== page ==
Recently, I took some vacation time to attend a Toddler/Parenting class with my younger one.  He’s shy and needs the social interaction.  It was a weekday morning so I only needed to take a partial work day off.  I enjoyed having that extra bonding time and shortened work week!

A part of me had this crazy idea: I could pretend to be a Stay-at-home mom and find out what other SAH-moms really think of working mothers.  Are you ready to find out…..?

Drumroll please….

Can you handle the truth?

Find out next Wednesday….

This isn't me, just a random picture of a working mom with baby!

This isn’t me, just a random picture of a working mom with baby!

No, seriously. I didn’t pretend to be a SAH-mom and I didn’t try to set up attacks by denigrating working moms first to get a reaction.   There were at least 2 other women who were planning to return to work after some years off.  All the other people I spoke with were either full-time stay-at-home moms or grandparents.  Note: I live in a middle-class neighborhood so there weren’t any nannies at the class.

Some observations:

A few of the moms were a bit incredulous that I, a working mom, had taken my vacation time to do this toddler play class.  This probably took me out of the line of fire IF any of them were prone to attacks on working moms.

I was sort of the stereotypical working mom when it came to scrapbooking. It’s not that I don’t cherish memories of my kid(s) but I am not crafty or creative.  I  shamelessly copied other’s mom’s scrapbooking ideas.

I did spend a little more time playing or watching my kid than some other moms. However,  I wanted him to play with other kids so I made sure not to hover too much.  I didn’t judge the other moms at all for using this time for adult conversation. After all they’re home with their kids all day so they didn’t really need this extra time.

I panicked when it was my turn to bring snacks…

My kid was a bit unruly and grabbed food off other kids’ plates.  I wonder if his behavior reflected badly on me.  If it did, I was oblivious to any mean stares.

The good news is that I had an easy time talking with these women.  Many were very nice, smart and interesting.  I didn’t really feel a division at all.

I plan to sign up for more classes in the fall!

By the way, I would love to read a real undercover piece from a journalist who pretends to be a SAH-mom (and vice versa).  Would socio-economic levels make a difference? Would they find out the “Mommy Wars” is merely hype. Or would they discover a big divide?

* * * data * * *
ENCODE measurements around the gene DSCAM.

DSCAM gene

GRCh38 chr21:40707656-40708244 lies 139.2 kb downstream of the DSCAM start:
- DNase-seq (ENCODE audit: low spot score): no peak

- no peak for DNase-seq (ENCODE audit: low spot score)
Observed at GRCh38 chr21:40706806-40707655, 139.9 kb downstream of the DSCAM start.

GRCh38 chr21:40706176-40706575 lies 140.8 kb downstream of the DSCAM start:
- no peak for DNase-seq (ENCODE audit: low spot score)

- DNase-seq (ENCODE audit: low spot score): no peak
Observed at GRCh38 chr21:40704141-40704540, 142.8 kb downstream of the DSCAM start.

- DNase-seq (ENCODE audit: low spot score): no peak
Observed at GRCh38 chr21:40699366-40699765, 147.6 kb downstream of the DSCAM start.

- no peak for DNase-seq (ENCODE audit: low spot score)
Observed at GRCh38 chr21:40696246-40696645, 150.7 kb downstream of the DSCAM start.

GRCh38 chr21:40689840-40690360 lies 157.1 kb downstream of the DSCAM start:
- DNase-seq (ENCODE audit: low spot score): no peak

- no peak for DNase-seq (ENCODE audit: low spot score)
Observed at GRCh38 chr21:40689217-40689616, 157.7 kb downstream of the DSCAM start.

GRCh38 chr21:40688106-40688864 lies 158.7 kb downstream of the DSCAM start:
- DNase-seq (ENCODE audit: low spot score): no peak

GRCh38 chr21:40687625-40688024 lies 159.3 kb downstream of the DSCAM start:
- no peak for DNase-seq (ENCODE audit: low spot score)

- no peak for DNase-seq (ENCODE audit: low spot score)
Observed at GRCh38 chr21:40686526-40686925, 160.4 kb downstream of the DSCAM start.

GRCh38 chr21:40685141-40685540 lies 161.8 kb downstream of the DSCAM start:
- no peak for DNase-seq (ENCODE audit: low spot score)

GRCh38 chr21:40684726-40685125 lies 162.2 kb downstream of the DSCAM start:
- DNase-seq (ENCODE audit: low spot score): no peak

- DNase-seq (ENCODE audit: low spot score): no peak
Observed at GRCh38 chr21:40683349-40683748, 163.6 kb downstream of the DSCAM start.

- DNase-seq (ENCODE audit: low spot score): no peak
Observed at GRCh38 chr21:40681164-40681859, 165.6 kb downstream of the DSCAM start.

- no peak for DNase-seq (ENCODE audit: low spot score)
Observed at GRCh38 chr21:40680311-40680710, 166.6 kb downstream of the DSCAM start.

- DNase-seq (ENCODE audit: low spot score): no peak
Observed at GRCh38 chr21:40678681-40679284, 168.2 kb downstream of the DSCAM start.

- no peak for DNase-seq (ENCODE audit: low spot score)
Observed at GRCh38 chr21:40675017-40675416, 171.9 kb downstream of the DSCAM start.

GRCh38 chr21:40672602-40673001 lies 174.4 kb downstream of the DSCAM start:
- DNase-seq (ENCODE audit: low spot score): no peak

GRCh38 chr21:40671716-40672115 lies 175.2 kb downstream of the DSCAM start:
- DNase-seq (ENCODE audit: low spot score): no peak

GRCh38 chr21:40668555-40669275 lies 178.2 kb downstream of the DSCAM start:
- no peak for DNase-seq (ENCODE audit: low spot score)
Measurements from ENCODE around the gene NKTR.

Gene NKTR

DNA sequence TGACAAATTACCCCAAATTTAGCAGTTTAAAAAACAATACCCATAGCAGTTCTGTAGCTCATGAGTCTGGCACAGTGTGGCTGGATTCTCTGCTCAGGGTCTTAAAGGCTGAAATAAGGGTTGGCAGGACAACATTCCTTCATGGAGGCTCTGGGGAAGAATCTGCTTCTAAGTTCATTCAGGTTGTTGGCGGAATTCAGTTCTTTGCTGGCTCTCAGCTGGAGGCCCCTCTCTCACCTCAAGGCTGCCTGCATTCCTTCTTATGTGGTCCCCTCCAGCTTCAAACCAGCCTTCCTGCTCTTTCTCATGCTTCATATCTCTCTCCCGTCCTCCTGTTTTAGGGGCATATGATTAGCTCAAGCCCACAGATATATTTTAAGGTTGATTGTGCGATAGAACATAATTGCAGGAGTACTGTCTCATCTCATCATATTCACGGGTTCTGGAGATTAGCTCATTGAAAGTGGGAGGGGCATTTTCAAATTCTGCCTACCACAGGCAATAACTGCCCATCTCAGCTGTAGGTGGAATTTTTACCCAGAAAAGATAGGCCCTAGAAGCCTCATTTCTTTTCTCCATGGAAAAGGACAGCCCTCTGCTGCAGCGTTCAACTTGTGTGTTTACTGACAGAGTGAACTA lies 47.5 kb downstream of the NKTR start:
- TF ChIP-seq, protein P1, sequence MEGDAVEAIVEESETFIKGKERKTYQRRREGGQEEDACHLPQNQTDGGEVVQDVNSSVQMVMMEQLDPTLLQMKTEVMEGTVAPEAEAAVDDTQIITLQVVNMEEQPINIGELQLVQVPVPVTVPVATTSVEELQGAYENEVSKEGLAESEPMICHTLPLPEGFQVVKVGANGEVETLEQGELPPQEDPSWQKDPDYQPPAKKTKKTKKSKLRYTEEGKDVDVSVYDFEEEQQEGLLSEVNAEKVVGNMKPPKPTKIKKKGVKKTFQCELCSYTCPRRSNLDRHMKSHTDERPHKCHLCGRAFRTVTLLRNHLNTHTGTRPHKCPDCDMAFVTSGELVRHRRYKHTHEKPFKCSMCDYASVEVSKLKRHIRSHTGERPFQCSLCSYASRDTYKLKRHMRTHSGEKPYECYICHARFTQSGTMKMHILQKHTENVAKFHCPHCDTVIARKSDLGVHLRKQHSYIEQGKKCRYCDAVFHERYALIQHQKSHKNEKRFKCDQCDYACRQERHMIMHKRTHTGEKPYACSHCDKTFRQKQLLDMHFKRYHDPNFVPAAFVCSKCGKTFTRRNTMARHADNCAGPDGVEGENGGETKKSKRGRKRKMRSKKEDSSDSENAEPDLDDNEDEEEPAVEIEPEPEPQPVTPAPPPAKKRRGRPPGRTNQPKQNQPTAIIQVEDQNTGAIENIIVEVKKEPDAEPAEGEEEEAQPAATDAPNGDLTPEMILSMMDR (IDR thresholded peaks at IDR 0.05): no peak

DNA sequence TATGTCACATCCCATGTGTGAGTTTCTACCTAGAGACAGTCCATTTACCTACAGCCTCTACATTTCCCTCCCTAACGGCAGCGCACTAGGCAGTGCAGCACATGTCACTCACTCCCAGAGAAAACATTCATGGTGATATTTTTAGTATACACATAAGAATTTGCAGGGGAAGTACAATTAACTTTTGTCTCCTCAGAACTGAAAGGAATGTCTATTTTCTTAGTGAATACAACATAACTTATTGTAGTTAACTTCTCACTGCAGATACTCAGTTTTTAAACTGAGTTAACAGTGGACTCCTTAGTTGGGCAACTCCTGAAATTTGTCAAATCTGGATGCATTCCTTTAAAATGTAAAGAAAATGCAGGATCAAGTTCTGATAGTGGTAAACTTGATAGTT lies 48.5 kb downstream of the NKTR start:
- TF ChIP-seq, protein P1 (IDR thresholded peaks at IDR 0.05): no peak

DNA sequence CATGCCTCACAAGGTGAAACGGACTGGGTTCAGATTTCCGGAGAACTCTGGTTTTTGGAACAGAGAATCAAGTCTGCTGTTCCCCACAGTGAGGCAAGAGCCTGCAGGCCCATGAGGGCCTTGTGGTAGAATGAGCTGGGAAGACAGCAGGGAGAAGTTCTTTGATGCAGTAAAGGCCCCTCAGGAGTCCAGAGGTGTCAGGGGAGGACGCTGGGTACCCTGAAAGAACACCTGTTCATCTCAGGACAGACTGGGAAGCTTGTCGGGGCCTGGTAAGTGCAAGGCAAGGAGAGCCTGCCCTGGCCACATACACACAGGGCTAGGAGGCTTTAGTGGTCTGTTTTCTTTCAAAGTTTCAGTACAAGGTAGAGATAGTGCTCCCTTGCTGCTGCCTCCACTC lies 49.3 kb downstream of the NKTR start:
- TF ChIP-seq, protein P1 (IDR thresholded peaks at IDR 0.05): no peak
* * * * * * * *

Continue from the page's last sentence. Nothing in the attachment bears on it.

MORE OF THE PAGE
My Balance Now

Before I moved closer to work, I had an hour drive to and from work.  I re-read my 2012 post that went into depth about how I balanced work/life and thought I’d update it.  Sometimes I can’t believe I endured this commute for so long.

1.  What’s your work schedule?

Before: I got up at 5:15 to 5:45 to get to work on time.  I got home by 5:30-6 pm., usually exhausted with an aching back.

Now: I get up around 6:25 and get to work on time.  I often have time for breakfast and light stretching/exercise!  My drive is 30 minutes tops (usually faster in the mornings when fewer people are on the road).  I get home by 5pm. Sometimes I even hit the gym or go to the park with the kids.  According to co-workers, I’m also less grumpy in the morning!

2. How do you handle childcare?

Before: Part-time nanny, freelancing husband with flexible schedule and more time at home.

Now: Still part-time nanny on occasion who does light housecleaning, plus A LOT of help from my mom.  My husband’s schedule and travel has picked up, which leaves me taking more time off for doctor appointments, illness and such. Pre-school pick-up is a pain to manage.

3. What do you find best about your current set-up?

I love my shorter commute which has resulted in more energy and quality time with spouse, self and kids!  I love getting more help from my mom since she is amazingly good and flexible with her schedule.

4. What advice would you give to other moms about the juggle?

It’s not really about working or not. It’s really about flexiblity. Even within the restraints of a traditional 9 to 5 job, I know I’m fortunate that my boss is understanding about childcare issues as long as I manage to meet deadlines.

I still stand by my love of online shopping: Order as much as you can online.

And I’ve converted to the dark side — smartphone with tons of apps. It’s the only way I can keep track of my emails and shopping lists. My husband and I communicate quickly via text, emails and shared shopping lists, too.